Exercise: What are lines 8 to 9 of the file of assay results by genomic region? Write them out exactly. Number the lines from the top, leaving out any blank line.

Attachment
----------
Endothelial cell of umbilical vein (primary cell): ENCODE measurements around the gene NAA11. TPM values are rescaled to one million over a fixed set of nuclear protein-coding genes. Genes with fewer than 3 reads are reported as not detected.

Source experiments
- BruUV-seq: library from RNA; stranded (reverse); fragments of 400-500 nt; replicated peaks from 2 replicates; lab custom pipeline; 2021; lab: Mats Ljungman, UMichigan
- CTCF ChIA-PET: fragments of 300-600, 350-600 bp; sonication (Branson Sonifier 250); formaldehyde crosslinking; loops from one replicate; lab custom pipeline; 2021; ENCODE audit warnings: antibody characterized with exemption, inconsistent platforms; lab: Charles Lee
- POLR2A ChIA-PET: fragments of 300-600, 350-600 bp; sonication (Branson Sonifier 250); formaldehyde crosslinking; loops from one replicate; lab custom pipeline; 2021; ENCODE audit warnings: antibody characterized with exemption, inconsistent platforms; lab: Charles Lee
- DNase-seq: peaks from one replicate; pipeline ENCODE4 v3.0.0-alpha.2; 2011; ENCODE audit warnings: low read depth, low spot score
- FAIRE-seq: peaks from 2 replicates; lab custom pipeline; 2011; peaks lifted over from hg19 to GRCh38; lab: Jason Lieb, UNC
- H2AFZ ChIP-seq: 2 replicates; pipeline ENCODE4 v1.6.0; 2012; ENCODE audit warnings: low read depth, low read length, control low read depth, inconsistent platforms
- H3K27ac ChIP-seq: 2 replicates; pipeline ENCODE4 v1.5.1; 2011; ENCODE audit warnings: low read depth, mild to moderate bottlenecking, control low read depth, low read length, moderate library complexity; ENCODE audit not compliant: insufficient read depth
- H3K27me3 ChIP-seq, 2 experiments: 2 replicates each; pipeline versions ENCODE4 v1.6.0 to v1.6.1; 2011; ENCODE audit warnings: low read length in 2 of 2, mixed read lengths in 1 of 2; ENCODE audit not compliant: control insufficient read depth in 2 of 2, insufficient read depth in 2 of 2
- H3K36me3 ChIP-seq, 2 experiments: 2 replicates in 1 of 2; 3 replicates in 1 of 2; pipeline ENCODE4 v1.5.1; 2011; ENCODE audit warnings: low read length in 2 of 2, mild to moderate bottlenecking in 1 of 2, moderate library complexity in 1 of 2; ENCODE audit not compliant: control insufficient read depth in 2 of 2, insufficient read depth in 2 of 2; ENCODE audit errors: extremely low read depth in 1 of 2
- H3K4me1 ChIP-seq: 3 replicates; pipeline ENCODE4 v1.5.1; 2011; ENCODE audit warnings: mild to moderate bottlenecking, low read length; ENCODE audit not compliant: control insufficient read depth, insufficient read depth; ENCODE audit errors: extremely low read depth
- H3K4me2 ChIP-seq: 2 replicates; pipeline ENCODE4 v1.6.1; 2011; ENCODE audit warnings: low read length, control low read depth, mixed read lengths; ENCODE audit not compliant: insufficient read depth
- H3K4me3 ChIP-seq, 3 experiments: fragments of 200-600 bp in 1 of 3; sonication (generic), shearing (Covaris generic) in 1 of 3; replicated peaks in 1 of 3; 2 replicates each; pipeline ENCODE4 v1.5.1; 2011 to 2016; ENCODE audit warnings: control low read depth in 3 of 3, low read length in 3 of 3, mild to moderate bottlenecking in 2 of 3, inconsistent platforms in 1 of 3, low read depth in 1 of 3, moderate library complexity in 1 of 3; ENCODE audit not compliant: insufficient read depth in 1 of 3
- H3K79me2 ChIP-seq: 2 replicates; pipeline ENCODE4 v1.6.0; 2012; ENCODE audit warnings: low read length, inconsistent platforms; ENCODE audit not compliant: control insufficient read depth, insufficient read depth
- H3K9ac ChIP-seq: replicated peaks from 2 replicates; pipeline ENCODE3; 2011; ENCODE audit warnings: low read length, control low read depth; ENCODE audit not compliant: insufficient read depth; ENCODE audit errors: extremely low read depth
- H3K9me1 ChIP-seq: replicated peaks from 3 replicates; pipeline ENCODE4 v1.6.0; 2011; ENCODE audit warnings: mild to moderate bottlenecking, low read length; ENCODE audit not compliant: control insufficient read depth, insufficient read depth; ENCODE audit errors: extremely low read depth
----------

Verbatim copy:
- H2AFZ ChIP-seq: 2 replicates; pipeline ENCODE4 v1.6.0; 2012; ENCODE audit warnings: low read depth, low read length, control low read depth, inconsistent platforms
- H3K27ac ChIP-seq: 2 replicates; pipeline ENCODE4 v1.5.1; 2011; ENCODE audit warnings: low read depth, mild to moderate bottlenecking, control low read depth, low read length, moderate library complexity; ENCODE audit not compliant: insufficient read depth